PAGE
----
One group that has received more attention than usual in this unprecedented election is the Electoral College. Oklahoma has eight members. Jenny McNeill sat down with one of them Saturday.
It's been a week of what-ifs, miscalculations and anxious waiting, as the presidential race remains undecided. No one has been watching more closely than George Wiland. Meet one of the eight members of Oklahoma's Electoral College who is serving his first term. George Wiland: Obviously, when I began this process in March, I had no idea the potential significance it will have based on the closeness of the final outcome."
As everyone has been watching their televisions for the latest ballot count, the phone has been ringing off the hook at Wiland's house. Wiland: Some interesting questions have been are you obligated to vote the way that the state voted and the answer is yes." He says there are actually 32 electoral members in Oklahoma who is selected by the district or state parties. But only eight actually get to vote whichever eight are with the party that wins the majority of the popular vote.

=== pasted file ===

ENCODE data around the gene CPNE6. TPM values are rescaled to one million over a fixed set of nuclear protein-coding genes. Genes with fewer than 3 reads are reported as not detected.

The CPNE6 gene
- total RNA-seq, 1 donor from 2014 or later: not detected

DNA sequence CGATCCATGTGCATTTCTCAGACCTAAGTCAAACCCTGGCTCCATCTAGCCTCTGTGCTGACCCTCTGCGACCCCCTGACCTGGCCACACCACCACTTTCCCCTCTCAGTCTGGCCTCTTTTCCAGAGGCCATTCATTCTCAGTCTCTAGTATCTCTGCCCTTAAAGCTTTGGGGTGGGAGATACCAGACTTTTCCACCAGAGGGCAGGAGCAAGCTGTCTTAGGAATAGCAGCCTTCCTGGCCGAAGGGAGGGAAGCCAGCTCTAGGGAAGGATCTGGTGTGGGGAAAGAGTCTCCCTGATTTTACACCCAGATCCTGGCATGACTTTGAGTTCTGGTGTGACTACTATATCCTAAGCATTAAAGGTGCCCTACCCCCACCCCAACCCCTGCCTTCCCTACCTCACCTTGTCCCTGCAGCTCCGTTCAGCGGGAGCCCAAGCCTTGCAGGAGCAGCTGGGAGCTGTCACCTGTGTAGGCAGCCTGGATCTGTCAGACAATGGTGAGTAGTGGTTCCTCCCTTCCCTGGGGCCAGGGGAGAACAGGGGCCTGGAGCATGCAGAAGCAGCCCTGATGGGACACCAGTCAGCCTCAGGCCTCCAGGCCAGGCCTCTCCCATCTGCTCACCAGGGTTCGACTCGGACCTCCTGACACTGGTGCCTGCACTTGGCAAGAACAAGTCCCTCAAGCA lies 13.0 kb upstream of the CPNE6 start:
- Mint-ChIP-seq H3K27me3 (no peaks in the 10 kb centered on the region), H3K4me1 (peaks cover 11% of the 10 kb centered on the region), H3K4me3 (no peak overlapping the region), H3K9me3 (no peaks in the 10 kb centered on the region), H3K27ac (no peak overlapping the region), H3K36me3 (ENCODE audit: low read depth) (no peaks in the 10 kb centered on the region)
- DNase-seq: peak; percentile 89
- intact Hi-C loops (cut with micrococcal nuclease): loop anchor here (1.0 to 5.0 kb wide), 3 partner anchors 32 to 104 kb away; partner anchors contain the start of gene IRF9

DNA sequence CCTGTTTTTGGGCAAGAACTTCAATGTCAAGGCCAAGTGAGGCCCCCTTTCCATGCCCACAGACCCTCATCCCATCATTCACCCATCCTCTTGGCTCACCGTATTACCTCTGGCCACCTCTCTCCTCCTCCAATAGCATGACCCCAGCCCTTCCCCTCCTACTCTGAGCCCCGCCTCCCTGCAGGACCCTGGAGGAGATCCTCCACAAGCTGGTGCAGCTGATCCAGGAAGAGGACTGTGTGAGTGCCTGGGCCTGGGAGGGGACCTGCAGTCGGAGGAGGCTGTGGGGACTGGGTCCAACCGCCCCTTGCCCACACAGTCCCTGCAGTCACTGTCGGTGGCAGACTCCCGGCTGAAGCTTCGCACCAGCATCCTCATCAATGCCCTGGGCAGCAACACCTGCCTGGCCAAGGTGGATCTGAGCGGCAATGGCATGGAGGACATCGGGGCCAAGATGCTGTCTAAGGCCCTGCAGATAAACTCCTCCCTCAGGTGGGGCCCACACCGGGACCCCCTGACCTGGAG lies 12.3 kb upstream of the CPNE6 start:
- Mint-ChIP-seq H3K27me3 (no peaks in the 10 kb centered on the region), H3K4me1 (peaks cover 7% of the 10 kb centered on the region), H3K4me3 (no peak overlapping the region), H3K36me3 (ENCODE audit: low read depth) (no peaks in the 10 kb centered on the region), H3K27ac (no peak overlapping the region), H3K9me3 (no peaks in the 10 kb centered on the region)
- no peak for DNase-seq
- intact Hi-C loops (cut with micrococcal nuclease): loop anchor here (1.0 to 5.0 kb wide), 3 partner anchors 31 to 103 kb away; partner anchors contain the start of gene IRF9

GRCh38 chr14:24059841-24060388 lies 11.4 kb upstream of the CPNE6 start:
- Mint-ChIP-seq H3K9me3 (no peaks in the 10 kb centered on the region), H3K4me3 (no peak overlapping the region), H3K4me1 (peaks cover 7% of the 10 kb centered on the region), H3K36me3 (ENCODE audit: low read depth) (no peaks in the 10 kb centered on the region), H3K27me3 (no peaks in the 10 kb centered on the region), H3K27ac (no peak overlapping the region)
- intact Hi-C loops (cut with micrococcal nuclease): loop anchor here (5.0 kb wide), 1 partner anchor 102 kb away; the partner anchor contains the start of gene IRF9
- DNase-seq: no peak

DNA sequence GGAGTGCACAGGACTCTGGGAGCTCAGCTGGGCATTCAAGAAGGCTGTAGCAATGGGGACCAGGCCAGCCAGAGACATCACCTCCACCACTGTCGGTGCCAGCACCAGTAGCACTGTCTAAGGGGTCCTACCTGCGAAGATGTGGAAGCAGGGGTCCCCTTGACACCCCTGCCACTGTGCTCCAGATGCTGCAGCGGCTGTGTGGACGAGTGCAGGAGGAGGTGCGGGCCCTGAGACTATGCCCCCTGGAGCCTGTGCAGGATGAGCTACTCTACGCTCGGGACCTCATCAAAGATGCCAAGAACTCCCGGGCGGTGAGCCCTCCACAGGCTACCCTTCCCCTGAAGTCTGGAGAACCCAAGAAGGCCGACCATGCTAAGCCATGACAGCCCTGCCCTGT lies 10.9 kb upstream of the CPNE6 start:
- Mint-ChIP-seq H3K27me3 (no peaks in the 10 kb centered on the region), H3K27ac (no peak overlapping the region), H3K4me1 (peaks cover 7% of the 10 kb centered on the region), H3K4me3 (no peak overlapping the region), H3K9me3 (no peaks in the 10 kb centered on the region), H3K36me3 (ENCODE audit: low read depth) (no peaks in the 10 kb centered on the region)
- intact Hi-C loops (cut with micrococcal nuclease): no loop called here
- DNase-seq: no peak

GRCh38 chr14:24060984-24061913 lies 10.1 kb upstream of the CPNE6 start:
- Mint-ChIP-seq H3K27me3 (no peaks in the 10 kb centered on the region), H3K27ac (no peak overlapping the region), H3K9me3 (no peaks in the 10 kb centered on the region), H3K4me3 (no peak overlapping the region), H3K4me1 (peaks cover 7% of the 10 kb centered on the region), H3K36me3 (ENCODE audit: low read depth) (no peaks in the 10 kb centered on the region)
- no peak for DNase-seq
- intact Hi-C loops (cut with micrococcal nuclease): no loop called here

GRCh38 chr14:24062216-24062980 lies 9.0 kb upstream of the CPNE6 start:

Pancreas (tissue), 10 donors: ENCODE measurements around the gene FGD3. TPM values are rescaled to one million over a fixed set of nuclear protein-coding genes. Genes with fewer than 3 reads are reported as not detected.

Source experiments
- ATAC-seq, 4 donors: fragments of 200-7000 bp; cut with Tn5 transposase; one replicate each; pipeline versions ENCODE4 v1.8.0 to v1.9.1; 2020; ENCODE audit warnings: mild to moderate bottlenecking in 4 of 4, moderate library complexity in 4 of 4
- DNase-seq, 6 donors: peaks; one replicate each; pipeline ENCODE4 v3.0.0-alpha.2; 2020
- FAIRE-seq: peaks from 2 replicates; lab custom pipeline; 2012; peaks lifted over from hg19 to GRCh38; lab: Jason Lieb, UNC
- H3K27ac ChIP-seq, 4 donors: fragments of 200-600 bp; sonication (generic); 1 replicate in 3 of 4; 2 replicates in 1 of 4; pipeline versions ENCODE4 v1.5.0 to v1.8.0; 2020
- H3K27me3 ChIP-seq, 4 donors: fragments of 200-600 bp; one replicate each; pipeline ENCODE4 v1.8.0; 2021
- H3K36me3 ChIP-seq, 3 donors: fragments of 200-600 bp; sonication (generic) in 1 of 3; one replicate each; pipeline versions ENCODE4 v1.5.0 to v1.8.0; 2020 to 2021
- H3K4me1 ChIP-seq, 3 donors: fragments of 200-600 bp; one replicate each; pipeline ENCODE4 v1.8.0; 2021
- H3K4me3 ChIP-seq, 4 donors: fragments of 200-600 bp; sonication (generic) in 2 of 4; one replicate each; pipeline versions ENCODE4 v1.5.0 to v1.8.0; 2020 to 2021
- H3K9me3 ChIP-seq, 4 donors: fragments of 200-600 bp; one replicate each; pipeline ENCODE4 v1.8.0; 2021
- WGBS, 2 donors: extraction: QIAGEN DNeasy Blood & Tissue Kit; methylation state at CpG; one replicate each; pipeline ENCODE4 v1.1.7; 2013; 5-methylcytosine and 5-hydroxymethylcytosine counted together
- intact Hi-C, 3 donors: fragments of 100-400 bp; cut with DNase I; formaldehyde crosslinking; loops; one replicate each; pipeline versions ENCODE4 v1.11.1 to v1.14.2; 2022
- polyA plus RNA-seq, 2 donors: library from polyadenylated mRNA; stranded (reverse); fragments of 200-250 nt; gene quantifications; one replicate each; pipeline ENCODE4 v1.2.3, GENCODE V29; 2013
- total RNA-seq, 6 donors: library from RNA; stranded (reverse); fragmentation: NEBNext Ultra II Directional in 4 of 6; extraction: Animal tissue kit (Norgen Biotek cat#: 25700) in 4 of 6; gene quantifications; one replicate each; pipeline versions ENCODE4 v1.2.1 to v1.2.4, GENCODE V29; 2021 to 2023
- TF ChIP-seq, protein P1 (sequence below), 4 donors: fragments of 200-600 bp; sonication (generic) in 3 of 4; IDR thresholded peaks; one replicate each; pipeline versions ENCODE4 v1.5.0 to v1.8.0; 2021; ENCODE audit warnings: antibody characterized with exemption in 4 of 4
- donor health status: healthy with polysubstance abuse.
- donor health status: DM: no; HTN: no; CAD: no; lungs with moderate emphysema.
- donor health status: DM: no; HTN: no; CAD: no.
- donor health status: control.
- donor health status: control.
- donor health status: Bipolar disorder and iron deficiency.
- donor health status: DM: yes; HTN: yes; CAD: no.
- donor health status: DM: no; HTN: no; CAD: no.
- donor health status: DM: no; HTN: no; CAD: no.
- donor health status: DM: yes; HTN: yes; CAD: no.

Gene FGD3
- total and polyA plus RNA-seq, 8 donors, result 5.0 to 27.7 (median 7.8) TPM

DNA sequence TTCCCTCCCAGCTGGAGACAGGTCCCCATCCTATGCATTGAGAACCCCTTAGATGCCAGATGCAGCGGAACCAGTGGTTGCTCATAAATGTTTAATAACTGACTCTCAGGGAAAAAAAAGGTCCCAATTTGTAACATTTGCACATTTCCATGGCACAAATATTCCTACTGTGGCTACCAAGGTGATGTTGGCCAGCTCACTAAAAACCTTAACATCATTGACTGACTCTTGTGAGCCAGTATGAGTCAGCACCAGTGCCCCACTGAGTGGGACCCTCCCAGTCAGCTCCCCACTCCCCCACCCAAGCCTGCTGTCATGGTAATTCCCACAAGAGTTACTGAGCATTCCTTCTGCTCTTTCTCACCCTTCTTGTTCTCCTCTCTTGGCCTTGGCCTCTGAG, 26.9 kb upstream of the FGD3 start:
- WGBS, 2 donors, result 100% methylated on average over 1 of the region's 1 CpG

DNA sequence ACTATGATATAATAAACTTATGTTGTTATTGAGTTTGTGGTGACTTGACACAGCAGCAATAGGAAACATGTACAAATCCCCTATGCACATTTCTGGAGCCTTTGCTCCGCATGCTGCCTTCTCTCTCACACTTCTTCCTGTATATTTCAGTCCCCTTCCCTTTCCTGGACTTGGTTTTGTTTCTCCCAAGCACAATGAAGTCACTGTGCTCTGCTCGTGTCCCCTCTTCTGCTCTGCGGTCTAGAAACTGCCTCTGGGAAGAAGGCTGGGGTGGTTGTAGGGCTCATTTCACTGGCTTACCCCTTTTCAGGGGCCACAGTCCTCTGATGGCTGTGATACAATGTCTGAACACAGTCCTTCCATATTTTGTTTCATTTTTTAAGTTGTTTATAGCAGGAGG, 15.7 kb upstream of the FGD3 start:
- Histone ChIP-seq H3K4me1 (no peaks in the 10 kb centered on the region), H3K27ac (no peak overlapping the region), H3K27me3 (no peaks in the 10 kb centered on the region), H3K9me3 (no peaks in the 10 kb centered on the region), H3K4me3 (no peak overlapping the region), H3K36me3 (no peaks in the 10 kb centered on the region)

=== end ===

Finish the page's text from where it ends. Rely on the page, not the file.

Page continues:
And who does Wiland think will be the final winner when it's all said and done? George: George W. Bush. George: Because he has the plurality of votes in enough states to win the electoral votes." But what about the issues raised in some Florida counties? What if a judge gets to decide just what will happen and what if there is a hand recount or re-votes? George: I would certainly be opposed to our next president being chosen by the courts. "George: We're not talking about a sheriff's race in Creek County that was decide by 14 votes I support what is going on there that there should be a recount."
Although the race to crown a president seems to be in a sprint, the Electoral College doesn't cast the final vote until December 18th. That's usual procedure, it's just rarely close enough to get attention. The electors cast their votes on the same day at each state capitol. The results are opened in January when the House and Senate reconvene.